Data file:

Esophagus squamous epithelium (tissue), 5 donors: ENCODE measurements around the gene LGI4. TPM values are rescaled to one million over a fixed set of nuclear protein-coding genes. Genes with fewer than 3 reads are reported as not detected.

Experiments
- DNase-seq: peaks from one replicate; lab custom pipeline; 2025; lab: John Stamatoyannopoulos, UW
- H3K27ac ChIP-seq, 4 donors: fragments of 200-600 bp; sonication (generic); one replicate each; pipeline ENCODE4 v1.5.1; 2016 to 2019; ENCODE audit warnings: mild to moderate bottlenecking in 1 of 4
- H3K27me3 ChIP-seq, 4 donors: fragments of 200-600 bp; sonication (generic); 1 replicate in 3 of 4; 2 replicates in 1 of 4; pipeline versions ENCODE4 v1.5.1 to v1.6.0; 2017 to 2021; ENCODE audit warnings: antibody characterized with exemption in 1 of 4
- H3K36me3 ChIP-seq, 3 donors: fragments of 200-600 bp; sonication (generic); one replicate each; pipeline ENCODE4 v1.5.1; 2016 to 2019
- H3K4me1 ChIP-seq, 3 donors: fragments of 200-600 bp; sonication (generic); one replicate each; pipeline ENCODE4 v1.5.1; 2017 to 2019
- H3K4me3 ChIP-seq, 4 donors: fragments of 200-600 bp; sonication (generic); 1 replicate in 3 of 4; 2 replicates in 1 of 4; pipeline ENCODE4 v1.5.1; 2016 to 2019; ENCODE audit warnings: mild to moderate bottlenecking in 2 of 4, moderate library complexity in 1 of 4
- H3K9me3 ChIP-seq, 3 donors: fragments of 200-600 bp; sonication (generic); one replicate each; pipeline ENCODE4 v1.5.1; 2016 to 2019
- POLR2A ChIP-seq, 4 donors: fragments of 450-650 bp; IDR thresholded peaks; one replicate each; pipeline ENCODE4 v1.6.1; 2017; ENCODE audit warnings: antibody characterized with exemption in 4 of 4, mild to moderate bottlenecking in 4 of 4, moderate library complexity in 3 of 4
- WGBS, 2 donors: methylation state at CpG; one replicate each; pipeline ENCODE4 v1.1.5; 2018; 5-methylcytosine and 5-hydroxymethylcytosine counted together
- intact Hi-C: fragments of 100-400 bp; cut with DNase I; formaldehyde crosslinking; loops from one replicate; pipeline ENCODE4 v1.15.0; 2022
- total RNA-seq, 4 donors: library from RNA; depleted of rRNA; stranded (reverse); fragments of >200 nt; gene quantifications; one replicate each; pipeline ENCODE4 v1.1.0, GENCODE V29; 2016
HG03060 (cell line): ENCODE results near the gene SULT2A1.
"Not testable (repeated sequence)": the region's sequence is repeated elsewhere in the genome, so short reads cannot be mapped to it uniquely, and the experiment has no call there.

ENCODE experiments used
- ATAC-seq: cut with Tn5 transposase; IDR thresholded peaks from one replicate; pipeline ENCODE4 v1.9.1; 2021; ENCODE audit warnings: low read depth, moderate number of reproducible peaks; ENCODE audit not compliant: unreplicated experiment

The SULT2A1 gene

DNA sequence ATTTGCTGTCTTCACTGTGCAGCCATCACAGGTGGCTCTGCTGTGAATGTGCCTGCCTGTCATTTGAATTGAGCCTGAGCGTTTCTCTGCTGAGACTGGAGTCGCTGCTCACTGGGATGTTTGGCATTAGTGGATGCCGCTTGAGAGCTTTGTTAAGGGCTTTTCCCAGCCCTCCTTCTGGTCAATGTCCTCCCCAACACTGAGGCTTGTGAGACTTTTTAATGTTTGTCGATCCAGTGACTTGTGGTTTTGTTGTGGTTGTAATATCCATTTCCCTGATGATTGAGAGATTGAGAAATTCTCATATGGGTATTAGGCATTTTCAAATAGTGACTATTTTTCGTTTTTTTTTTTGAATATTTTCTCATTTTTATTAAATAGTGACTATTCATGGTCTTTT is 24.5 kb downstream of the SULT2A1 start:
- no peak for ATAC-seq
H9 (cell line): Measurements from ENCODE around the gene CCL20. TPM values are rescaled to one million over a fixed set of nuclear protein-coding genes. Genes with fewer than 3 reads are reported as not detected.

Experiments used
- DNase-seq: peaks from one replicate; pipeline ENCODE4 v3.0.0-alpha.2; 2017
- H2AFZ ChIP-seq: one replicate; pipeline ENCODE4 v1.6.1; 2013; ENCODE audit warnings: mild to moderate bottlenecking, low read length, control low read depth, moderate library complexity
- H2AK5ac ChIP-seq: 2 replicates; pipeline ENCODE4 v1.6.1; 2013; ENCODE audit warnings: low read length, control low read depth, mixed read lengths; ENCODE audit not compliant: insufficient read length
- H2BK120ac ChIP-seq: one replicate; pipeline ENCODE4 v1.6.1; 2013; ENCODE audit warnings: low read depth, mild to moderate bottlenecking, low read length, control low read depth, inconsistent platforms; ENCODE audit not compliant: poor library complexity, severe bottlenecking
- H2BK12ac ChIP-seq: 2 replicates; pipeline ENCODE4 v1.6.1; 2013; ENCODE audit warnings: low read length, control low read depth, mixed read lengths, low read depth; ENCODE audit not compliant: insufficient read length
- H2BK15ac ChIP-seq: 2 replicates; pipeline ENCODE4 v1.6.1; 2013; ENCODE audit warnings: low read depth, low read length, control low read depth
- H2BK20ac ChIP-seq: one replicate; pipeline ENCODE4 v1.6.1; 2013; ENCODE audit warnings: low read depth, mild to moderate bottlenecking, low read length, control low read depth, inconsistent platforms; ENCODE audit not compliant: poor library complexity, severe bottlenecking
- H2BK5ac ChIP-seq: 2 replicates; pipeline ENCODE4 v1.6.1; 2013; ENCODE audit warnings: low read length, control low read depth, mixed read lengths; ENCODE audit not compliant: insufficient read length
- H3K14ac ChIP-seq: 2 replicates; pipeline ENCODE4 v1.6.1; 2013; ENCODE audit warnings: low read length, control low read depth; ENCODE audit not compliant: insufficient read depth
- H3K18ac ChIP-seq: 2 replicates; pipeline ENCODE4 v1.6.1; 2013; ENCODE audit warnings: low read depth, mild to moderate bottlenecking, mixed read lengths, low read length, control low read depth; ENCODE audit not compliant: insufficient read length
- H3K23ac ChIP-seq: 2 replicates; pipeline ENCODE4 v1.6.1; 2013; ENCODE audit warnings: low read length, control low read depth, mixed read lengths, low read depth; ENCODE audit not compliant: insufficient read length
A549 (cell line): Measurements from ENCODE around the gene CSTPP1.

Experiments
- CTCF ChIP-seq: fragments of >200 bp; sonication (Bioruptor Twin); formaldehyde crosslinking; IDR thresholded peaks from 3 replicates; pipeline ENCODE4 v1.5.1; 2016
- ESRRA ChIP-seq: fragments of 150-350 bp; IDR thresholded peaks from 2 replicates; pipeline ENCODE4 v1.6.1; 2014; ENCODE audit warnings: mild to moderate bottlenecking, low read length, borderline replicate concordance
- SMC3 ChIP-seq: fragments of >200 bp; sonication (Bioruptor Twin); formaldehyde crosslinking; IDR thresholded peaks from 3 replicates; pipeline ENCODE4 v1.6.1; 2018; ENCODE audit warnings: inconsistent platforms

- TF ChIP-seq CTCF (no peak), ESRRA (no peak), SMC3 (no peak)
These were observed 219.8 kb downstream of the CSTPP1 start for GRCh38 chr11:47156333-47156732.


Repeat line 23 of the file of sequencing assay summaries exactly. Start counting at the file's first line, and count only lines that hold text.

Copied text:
- DNase-seq: peaks from one replicate; pipeline ENCODE4 v3.0.0-alpha.2; 2017